by Guest Columnist James Monti Federico Barocci (c. 1535-1612) was a promising Italian artist in his late twenties when he was stricken with an incurable illness that brought his painting to a standstill. In desperation, he turned to the Blessed Virgin Mary, begging her to intercede for him. The Queen of Heaven responded swiftly. Although Barocci was never fully cured, he soon recovered sufficiently to resume his painting. In gratitude, he painted as a votive offering to Mary a depiction of her clasping the Christ Child, with St. John the Apostle kneeling at her feet. Thereafter Barocci produced one religious … Continue reading

Master Catechist: Pope John Paul Speaks to Americans

Fr. John A. Hardon, S.J., with Michael Mohr From the Nov/Dec 2011 Issue of Lay Witness Magazine Servant of God Fr. John Hardon identifies the most distinctive virtue of Christianity as selfless love of God and selfless love of others out of love for God. Like reproduces like. He calls it the “iron law of spiritual reproductivity, that we shall be conduits of divine grace to generate loving Christians in the degree that we are personally living loving Christian lives.” It is our duty to God and country, and our most effective method of evangelization. —Michael Mohr During [one of … Continue reading

Math and Mystery

Fr. James Wehner From the Nov/Dec 2011 Issue of Lay Witness Magazine Let’s begin with a test. We’ll make it multiple-choice. When you hear the word, “evangelization,” what’s the first image that comes to mind? A. Two men dressed in black pants, white shirts, and narrow black ties traversing your block? B. The earnest face of a friend, sipping coffee, and inquiring if you’ve accepted Jesus Christ as your Lord and Savior? C. An energetic preacher, standing in front of a large crowd, passing out tracts on the “sinner’s prayer.” D. Sunday Mass at your parish. Let me guess . … Continue reading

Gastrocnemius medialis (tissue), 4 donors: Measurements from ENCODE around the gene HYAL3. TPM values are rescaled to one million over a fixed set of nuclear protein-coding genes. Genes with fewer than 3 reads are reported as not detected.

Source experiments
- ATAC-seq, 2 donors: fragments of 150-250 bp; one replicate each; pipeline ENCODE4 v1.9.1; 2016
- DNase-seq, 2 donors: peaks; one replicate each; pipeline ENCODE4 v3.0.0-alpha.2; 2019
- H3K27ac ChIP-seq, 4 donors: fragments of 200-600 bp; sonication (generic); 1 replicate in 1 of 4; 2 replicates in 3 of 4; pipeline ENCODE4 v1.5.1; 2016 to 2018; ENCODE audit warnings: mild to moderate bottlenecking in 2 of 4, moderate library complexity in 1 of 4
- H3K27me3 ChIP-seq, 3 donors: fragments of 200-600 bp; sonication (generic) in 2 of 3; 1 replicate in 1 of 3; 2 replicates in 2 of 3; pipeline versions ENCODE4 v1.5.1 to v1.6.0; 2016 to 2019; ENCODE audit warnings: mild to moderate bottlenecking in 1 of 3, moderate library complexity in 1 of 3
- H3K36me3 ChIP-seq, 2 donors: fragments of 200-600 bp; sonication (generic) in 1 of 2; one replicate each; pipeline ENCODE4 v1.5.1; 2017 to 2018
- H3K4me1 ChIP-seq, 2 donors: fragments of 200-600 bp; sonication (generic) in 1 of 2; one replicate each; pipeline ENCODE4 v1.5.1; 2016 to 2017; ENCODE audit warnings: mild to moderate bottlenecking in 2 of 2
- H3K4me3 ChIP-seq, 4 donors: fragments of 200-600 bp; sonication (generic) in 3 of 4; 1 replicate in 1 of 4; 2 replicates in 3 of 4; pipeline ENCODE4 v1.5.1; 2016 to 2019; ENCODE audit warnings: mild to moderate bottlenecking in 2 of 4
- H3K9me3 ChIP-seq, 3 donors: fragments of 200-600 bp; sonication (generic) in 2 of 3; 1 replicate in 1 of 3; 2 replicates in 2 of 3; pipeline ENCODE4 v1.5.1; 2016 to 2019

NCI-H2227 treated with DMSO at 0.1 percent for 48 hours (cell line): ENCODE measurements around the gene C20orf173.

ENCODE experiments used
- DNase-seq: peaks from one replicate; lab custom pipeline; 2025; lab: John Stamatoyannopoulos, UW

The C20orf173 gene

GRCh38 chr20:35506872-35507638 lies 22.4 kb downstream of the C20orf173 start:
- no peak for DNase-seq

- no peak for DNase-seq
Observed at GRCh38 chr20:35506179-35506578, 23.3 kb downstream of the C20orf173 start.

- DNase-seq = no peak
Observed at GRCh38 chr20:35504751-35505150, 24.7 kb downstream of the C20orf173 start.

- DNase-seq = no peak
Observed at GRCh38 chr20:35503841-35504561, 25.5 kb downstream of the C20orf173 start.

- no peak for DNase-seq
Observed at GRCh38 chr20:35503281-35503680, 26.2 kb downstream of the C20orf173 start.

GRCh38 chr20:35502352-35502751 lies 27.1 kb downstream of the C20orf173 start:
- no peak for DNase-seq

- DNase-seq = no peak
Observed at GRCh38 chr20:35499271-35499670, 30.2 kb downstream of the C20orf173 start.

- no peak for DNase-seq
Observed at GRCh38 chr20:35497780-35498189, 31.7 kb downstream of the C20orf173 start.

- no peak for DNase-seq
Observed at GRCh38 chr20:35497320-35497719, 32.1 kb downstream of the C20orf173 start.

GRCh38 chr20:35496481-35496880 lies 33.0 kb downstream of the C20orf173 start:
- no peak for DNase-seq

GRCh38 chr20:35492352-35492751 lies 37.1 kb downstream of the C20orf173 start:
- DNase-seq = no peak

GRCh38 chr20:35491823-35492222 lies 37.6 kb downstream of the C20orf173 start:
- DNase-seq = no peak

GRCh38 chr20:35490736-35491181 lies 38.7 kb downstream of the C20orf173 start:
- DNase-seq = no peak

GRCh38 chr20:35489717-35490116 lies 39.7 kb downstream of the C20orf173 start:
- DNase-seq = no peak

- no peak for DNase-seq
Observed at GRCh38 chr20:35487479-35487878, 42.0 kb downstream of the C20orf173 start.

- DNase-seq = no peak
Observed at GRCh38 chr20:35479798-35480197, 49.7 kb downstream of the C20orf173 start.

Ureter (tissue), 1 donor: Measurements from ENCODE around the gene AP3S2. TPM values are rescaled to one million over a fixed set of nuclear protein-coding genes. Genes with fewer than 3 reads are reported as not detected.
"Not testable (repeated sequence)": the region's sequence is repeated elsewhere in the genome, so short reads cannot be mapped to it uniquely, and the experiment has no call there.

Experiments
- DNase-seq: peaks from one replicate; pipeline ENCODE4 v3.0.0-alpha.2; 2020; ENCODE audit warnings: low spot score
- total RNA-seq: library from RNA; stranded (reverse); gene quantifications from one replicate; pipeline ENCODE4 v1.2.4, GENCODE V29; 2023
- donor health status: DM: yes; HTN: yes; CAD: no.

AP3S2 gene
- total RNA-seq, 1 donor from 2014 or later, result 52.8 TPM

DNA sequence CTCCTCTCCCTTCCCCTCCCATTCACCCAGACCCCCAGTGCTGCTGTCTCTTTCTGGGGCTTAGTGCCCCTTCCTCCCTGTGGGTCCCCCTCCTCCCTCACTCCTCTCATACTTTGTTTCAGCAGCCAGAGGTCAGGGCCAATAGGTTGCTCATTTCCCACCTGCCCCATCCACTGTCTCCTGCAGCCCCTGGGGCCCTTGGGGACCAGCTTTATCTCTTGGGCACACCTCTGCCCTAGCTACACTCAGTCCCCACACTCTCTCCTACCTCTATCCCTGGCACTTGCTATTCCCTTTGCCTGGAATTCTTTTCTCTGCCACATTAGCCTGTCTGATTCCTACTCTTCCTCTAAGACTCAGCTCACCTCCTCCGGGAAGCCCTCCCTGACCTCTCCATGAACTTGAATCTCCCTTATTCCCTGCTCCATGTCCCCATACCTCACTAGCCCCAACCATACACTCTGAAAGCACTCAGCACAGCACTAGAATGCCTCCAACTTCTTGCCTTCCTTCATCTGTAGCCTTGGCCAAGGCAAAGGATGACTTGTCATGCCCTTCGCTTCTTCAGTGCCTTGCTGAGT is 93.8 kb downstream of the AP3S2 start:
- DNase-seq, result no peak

Mother, Mystic, Missionary: Bl. Marie Guyart of the Incarnation

Michael J. Miller From the Nov/Dec 2011 Issue of Lay Witness Magazine The city of Tours in central France was already noteworthy in the days of the Gallic tribes as a crossing point over the Loire River. It became part of the Roman Empire in the first century. Over the next three hundred years its strategic and commercial importance grew by leaps and bounds until it was a provincial metropolis with a large amphitheater. By then Christianity had become established in the province, and in 370 AD a former soldier named Martin, who had once cut his cloak in half … Continue reading

Open Mike: Taking the Evangelization Initiative

Mike Sullivan From the Nov/Dec 2011 Issue of Lay Witness Magazine We all have experienced the sad reality of friends or loved ones who have fallen away from the Catholic faith. It seems that everyone I talk with has one or several family members who have drifted into apathy or converted to some other religion. There are obviously many reasons for this, and all-too-often it is the result of a misunderstanding or misplaced frustration toward the Church or a pastor. This problem is compounded by constant, vicious attacks on the Church by the mainstream media and educational establishments. A good … Continue reading